In a lockdown season, Georgia Steel was a jet setting.
A digital influencer and reality TV star, Ms Steel left England at the end of December for Dubai, where she promoted lingerie on Instagram from a luxury hotel. In January, she was at a resort in the Maldives, where spa treatments include body wraps with sweet basil and coconut powder.
“We’re dripping,” Ms Steel, 22, told her 1.6 million Instagram followers in a post that showed her wading through tropical waters in a bikini. It doesn’t matter that the number of Covid-19 cases in Britain and the Maldives was on the rise, or that England had just announced its third lockdown.
The Maldives, an island nation off the coast of India, not only tolerates tourists like Ms Steel, but urges them to visit. More than 300,000 have arrived since the country reopened its borders last summer, including dozens of influencers, social media stars with numerous subscribers who are often paid to sell hawk products. Many influencers have been courted by the government and have traveled on paid trips to exclusive resorts.
The government says its open-door strategy is ideal for a tourism-dependent country whose decentralized geography – around 1,200 islands in the Indian Ocean – contributes to social distancing. Since the borders reopened, far less than 1% of arriving visitors have tested positive for the coronavirus, according to official data.
“You never know what will happen tomorrow,” said Thoyyib Mohamed, director general of the country’s official public relations agency. “But for now, I have to say: this is a very good case study for the whole world, especially tropical destinations.”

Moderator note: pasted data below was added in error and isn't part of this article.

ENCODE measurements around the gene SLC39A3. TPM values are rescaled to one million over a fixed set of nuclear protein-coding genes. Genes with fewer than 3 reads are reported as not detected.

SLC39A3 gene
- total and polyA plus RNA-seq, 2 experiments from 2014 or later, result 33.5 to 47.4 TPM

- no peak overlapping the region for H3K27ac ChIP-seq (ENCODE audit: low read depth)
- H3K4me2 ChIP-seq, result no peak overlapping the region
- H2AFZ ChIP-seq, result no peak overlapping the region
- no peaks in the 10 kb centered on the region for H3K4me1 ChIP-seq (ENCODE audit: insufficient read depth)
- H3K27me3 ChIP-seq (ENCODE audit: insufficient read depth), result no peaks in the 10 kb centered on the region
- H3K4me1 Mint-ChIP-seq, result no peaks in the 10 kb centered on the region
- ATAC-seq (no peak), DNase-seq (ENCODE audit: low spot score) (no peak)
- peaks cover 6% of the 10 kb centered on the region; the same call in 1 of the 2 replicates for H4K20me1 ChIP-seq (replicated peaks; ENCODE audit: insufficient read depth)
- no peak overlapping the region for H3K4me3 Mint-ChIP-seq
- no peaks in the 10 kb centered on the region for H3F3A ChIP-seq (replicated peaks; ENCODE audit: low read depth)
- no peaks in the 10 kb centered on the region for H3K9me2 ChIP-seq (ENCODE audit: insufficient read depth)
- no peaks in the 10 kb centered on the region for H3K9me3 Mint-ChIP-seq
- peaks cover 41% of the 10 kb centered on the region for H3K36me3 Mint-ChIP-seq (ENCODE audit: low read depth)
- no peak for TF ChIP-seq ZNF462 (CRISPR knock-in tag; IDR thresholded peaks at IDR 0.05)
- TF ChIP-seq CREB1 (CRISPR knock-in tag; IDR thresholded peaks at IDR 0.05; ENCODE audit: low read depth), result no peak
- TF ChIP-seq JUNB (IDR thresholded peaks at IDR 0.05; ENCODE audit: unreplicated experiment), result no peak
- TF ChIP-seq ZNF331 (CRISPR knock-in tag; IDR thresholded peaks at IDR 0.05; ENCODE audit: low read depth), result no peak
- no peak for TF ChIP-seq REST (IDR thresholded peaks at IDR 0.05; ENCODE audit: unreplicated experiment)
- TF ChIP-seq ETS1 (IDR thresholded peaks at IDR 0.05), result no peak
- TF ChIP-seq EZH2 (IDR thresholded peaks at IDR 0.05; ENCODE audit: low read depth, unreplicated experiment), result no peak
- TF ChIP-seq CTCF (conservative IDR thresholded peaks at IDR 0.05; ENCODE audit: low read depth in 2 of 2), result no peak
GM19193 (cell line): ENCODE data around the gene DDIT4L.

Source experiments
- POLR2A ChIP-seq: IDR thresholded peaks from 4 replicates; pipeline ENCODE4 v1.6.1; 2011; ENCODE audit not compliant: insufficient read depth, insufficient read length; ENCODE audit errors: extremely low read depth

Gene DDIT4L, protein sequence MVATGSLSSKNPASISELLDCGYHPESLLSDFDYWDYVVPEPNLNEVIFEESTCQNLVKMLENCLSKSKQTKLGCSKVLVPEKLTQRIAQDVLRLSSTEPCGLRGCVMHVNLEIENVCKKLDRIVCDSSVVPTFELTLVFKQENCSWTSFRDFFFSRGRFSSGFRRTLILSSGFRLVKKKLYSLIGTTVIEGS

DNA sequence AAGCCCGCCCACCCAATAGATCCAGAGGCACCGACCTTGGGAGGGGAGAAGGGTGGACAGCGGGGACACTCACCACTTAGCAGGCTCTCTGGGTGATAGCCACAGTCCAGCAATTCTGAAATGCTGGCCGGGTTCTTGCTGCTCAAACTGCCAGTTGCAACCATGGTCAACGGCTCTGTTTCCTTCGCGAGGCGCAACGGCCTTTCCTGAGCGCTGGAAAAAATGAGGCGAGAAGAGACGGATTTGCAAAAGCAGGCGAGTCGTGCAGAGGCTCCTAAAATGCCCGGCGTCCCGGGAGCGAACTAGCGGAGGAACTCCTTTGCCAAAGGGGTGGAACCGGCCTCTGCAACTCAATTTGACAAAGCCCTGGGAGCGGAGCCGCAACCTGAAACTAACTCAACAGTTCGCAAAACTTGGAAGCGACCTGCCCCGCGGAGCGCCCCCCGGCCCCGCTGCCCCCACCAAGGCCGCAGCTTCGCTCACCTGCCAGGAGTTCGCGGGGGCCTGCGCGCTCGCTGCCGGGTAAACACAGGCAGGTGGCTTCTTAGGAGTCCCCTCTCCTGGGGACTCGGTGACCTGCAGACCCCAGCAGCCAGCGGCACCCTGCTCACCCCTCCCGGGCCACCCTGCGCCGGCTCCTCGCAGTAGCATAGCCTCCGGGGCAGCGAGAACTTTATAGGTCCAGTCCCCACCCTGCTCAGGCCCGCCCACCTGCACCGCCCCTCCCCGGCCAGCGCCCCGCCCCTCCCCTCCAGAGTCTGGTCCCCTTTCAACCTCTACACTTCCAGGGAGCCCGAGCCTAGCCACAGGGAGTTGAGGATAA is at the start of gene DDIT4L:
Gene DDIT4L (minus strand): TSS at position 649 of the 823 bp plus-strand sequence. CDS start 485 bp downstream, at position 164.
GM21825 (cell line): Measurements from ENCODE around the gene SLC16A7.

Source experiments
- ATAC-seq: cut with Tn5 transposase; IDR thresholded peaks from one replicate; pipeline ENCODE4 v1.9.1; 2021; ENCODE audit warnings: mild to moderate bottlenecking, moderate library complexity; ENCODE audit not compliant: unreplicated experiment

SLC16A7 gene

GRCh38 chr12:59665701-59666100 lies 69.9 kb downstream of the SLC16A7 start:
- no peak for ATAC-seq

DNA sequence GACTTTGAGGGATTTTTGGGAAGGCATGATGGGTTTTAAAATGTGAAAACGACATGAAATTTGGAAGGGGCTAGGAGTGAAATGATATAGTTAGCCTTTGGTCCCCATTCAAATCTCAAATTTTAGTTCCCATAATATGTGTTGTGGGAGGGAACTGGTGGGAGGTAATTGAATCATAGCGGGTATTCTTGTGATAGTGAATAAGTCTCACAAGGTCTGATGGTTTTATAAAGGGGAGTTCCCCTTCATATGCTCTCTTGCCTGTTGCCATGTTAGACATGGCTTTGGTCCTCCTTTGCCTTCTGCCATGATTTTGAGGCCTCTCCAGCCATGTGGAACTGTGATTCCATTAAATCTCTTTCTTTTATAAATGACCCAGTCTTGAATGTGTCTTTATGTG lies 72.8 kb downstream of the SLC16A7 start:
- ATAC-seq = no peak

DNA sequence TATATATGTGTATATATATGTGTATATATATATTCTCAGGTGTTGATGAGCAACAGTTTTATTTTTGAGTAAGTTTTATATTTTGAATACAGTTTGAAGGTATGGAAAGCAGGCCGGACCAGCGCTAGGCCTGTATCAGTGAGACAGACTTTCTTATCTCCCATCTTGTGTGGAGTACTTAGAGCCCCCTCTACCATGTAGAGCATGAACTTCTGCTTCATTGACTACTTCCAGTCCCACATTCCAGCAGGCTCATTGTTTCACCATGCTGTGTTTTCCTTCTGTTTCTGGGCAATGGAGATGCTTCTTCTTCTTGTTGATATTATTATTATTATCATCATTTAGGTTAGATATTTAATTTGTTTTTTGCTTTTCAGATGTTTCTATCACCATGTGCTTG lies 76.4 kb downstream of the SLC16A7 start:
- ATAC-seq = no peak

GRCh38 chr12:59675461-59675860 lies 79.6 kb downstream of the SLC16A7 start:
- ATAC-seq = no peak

The Maldives’ strategy carries epidemiological risks and underscores how remote vacation spots and the influencers they woo have become hot spots of controversy.
As people around the world take shelter in place, some influencers have posted articles about fleeing to small towns or foreign countries and encouraging their followers to do the same, potentially endangering locals and others with it. which they come into contact with during their travels.
“So we’re just not in a pandemic, are we?” Beverly Cowell, an administrator in England, commented on Ms Steel’s Instagram post, giving voice to many who believe these travelers are bending the rules.
Inviting influencers to visit during the pandemic risks damaging a destination’s image, said Francisco Femenia-Serra, a tourism expert at Nebrija University in Madrid who studies influencer marketing.
“What’s wrong with the Maldives campaign is the timing,” he said, noting that it started before travelers could be vaccinated. “He’s off. Now is not the time to do that.
When the Maldives closed its borders last March to guard against the virus, it did not make the decision lightly: tourism employs more than 60,000 of the country’s 540,000 people, more than any other industry in the sector. private, according to Nashiya Saeed, a consultant in the Maldives who recently co-authored a government study on the economic impact of the pandemic.
“When tourism closed, no income entered the country,” Ms. Saeed said. Many laid-off resort workers who live in the capital, Malé, have been forced to return to their home islands because they could no longer afford it, she added.
As health authorities scrambled to contain local epidemics, advisers to President Ibrahim Mohamed Solih devised a strategy to restart tourism as quickly as possible. One of the perks was that most of the country’s luxury resorts are on their own islands, making isolation and contact tracing much easier.
“We really planned this, we knew what our advantages were and we played with them,” said Solih spokesman Mohamed Mabrook Azeez.
When the Maldives reopened in July, health authorities demanded PCR testing, among other safety protocols, but did not subject tourists to mandatory quarantines. Around the same time, the country’s public relations agency changed its international marketing campaign and urged travelers to “rediscover” the Maldives.